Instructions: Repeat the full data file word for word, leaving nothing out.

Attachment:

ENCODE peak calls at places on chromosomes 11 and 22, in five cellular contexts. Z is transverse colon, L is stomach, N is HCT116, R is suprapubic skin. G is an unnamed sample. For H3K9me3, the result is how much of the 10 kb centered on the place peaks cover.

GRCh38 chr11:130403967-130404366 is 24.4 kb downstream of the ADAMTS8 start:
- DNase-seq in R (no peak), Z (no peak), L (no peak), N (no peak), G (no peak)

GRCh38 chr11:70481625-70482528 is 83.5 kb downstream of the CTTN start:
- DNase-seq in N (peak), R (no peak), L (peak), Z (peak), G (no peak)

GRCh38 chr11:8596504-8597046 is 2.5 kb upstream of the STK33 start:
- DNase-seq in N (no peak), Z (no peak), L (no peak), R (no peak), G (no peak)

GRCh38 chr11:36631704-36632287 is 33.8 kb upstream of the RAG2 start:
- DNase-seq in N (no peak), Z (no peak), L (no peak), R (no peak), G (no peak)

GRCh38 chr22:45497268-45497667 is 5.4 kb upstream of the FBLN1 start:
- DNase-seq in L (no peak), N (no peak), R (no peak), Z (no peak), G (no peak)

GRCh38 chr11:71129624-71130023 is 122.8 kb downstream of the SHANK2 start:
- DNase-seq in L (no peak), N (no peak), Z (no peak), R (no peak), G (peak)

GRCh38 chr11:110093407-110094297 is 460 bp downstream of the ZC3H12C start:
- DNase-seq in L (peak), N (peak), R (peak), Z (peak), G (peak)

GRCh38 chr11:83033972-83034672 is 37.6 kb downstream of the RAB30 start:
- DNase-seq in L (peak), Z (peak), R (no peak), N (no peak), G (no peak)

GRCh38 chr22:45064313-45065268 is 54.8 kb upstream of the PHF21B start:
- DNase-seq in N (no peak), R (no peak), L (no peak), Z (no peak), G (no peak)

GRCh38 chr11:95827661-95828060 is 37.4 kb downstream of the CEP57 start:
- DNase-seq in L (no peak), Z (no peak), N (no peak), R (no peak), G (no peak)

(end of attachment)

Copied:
ENCODE peak calls at places on chromosomes 11 and 22, in five cellular contexts. Z is transverse colon, L is stomach, N is HCT116, R is suprapubic skin. G is an unnamed sample. For H3K9me3, the result is how much of the 10 kb centered on the place peaks cover.

GRCh38 chr11:130403967-130404366 is 24.4 kb downstream of the ADAMTS8 start:
- DNase-seq in R (no peak), Z (no peak), L (no peak), N (no peak), G (no peak)

GRCh38 chr11:70481625-70482528 is 83.5 kb downstream of the CTTN start:
- DNase-seq in N (peak), R (no peak), L (peak), Z (peak), G (no peak)

GRCh38 chr11:8596504-8597046 is 2.5 kb upstream of the STK33 start:
- DNase-seq in N (no peak), Z (no peak), L (no peak), R (no peak), G (no peak)

GRCh38 chr11:36631704-36632287 is 33.8 kb upstream of the RAG2 start:
- DNase-seq in N (no peak), Z (no peak), L (no peak), R (no peak), G (no peak)

GRCh38 chr22:45497268-45497667 is 5.4 kb upstream of the FBLN1 start:
- DNase-seq in L (no peak), N (no peak), R (no peak), Z (no peak), G (no peak)

GRCh38 chr11:71129624-71130023 is 122.8 kb downstream of the SHANK2 start:
- DNase-seq in L (no peak), N (no peak), Z (no peak), R (no peak), G (peak)

GRCh38 chr11:110093407-110094297 is 460 bp downstream of the ZC3H12C start:
- DNase-seq in L (peak), N (peak), R (peak), Z (peak), G (peak)

GRCh38 chr11:83033972-83034672 is 37.6 kb downstream of the RAB30 start:
- DNase-seq in L (peak), Z (peak), R (no peak), N (no peak), G (no peak)

GRCh38 chr22:45064313-45065268 is 54.8 kb upstream of the PHF21B start:
- DNase-seq in N (no peak), R (no peak), L (no peak), Z (no peak), G (no peak)

GRCh38 chr11:95827661-95828060 is 37.4 kb downstream of the CEP57 start:
- DNase-seq in L (no peak), Z (no peak), N (no peak), R (no peak), G (no peak)